all of the legal, ethical and substantive issues those kids faced was eye-opening.” Here were four new lawyers, he notes, who not only had to learn how to be lawyers, but also had to learn how to represent clients for which there were no established precedents. For example, what is the procedure for representing
Though they were driven by enthusiasm, free office space and a hunger for social change, Schwartz says that the affordability of the Law School also played a part: They left school with limited financial burdens and could survive on meager resources. They also received their first grant from the Law Enforcement
Assistance Administration, and assembled a board of directors that included
Temple Professor of Law and later, Dean, Robert Reinstein (who serves as a member of the board today).
By 1979, four years after the center was established, it had handled 25 major
cases involving juvenile rights. Throughout the following decades, the influence
of the Juvenile Law Center expanded from Philadelphia to Pennsylvania, and
then across the nation. As their scope widened, their focus also shifted, from individual representation to legislation and policy.
Many legal victories of the Juvenile Law Center have occurred in all areas of children’s well-being, from education, healthcare and treatment in detention facilities, to fair punishment, probation procedures, adoption law and child
“The issues of fairness, preventing harm and creating opportunity cut across
our justice system work and our foster care work,” Schwartz says.
Framing the Debate
Today, the center’s recommendations often are at the heart of national dialogues about juvenile justice. The Juvenile Law Center filed a brief for the landmark 2005 Roper v. Simmons decision, which declared death sentences in juvenile cases unconstitutional. In 2009, it served as lead counsel for a brief filed for the U.S. Supreme Court’s consideration of juvenile life-without-parole sentences. With dozens of other organizations, the Juvenile Law Center urged the court to take psychological development into account when ruling. Now, juvenile life-without-parole sentencing is limited to cases of homicide.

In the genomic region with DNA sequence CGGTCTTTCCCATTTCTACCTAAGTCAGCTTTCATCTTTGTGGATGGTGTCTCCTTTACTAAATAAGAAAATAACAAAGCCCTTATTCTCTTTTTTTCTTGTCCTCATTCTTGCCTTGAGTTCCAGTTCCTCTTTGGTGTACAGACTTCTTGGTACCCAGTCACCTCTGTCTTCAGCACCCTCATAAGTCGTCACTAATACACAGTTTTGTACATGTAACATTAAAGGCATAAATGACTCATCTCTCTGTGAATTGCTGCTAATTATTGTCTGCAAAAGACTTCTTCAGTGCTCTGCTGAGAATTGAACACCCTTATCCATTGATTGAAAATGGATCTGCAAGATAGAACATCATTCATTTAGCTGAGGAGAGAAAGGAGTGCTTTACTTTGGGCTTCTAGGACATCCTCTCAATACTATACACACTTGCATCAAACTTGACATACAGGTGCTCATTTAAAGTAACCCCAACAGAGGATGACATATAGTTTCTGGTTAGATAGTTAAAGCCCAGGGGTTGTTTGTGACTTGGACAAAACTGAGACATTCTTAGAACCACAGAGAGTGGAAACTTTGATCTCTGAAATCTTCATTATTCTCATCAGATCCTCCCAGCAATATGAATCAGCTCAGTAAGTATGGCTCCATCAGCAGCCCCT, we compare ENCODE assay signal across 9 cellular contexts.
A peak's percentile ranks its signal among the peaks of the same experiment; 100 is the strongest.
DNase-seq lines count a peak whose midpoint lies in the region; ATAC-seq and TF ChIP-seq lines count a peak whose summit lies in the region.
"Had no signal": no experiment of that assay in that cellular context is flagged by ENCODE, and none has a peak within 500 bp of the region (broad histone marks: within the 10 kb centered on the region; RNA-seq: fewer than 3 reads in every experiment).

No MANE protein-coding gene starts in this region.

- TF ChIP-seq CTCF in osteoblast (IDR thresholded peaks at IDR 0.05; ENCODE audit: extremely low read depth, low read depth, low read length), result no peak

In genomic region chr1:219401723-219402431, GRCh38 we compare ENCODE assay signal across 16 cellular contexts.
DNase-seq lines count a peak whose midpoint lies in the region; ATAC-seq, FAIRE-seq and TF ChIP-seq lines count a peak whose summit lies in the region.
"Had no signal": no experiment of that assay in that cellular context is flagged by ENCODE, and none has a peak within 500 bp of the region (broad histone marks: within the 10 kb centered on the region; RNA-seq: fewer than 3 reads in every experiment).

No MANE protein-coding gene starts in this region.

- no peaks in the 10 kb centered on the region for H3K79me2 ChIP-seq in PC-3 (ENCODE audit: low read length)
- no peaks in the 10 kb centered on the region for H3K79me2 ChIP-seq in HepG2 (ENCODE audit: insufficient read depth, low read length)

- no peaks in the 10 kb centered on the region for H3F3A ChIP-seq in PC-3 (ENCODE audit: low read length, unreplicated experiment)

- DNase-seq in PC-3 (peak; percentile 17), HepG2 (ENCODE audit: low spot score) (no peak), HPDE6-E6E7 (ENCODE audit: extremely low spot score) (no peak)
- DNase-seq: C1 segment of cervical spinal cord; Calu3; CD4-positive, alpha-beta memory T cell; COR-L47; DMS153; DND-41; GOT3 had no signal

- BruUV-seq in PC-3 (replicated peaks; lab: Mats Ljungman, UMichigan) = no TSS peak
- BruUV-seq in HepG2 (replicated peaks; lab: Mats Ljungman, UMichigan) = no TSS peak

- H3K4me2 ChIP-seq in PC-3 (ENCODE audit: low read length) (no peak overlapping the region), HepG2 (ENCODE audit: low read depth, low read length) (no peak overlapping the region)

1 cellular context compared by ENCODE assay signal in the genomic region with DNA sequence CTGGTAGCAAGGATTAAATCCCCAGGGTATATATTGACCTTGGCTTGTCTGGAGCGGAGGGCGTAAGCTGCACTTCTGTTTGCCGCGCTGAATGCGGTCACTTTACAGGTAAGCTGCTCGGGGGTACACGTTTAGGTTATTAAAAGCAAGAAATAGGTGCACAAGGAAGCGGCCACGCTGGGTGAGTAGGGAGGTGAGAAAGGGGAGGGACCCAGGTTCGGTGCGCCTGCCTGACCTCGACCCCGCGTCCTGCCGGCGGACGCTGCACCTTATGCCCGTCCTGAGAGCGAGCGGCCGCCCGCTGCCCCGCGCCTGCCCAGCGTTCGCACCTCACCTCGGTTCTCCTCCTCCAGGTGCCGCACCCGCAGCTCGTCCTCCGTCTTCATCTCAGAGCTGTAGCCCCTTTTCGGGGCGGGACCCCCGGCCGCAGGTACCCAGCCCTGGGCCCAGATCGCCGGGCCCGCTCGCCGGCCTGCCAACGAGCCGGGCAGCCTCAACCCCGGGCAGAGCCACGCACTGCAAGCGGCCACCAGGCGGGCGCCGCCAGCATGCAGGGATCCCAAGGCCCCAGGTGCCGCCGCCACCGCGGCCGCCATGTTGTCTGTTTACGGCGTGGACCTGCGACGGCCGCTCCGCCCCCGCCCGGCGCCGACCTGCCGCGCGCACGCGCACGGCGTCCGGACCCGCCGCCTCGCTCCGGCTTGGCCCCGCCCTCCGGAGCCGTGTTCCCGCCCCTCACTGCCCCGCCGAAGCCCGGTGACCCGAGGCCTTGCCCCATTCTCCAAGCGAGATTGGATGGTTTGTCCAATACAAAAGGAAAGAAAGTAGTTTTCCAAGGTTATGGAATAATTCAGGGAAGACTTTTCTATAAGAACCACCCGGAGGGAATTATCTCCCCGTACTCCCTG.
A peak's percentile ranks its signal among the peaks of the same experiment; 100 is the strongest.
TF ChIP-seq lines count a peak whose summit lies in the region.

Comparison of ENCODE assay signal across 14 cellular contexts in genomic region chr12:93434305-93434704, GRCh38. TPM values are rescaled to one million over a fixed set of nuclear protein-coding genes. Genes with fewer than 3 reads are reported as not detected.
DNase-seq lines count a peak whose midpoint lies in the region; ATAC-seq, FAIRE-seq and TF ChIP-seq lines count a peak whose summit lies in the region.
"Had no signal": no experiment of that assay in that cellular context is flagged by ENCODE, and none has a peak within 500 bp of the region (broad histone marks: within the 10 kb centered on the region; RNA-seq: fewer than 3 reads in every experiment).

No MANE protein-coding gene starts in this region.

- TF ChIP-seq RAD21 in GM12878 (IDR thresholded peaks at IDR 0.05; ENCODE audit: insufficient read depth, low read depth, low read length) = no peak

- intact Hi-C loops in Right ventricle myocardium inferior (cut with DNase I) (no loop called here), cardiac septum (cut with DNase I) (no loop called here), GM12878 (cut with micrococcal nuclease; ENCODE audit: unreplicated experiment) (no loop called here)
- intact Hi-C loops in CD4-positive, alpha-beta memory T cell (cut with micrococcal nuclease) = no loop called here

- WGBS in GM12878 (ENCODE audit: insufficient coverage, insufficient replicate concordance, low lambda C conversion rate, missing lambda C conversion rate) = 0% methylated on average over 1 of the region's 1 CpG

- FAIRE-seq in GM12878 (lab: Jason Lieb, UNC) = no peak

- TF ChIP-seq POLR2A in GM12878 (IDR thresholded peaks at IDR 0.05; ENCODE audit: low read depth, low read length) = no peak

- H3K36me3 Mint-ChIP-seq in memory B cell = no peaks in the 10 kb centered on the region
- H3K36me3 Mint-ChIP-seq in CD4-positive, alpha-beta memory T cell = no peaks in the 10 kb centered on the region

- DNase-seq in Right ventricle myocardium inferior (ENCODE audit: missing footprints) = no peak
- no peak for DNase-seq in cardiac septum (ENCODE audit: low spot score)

Another member of the Temple community offered input in the same hearings. Laurence Steinberg, Laura H. Carnell Professor of Psychology at Temple and a national expert on the adolescent mind, served as scientific consultant for the American Psychological Association brief for juvenile life-without-parole
sentencing. The Supreme Court’s decision relied significantly on the argument
that adolescents are fundamentally different from adults, shown in scientific
studies of brain and behavioral development.
The Juvenile Law Center also influenced Steinberg’s MacArthur Foundation
research network, Adolescent Development and Juvenile Justice. “Bob Schwartz was an active member of the research network I directed, and the collaboration between the researchers in the group and advocates like Bob and Marsha were
key factors in its success,” Steinberg says. “The Juvenile Law Center is the
nation’s leading organization engaged in translating the findings from developmental research into policy and practice.”
Professors Steinberg and Reinstein are not the center’s only Temple
connections: Levick serves as an adjunct professor of law.
“The Temple graduates who founded the Juvenile Law Center represent what drives most people to attend law school,” Beasley School of Law Dean JoAnne
Epps says. “I believe that deep in our hearts we all have the passion to
experience what they did in the ‘cash for kids’ scandal, which is to identify something that doesn’t seem right and set about to fix it.”
Regardless of the number of landmark victories Schwartz and Levick have celebrated throughout the center’s history, the zeal that propelled the
center’s early days is still alive. And no matter how issues of justice evolve,
their core motivation remains the same. As Schwartz puts it, “We’ve found
different ways to change the world.”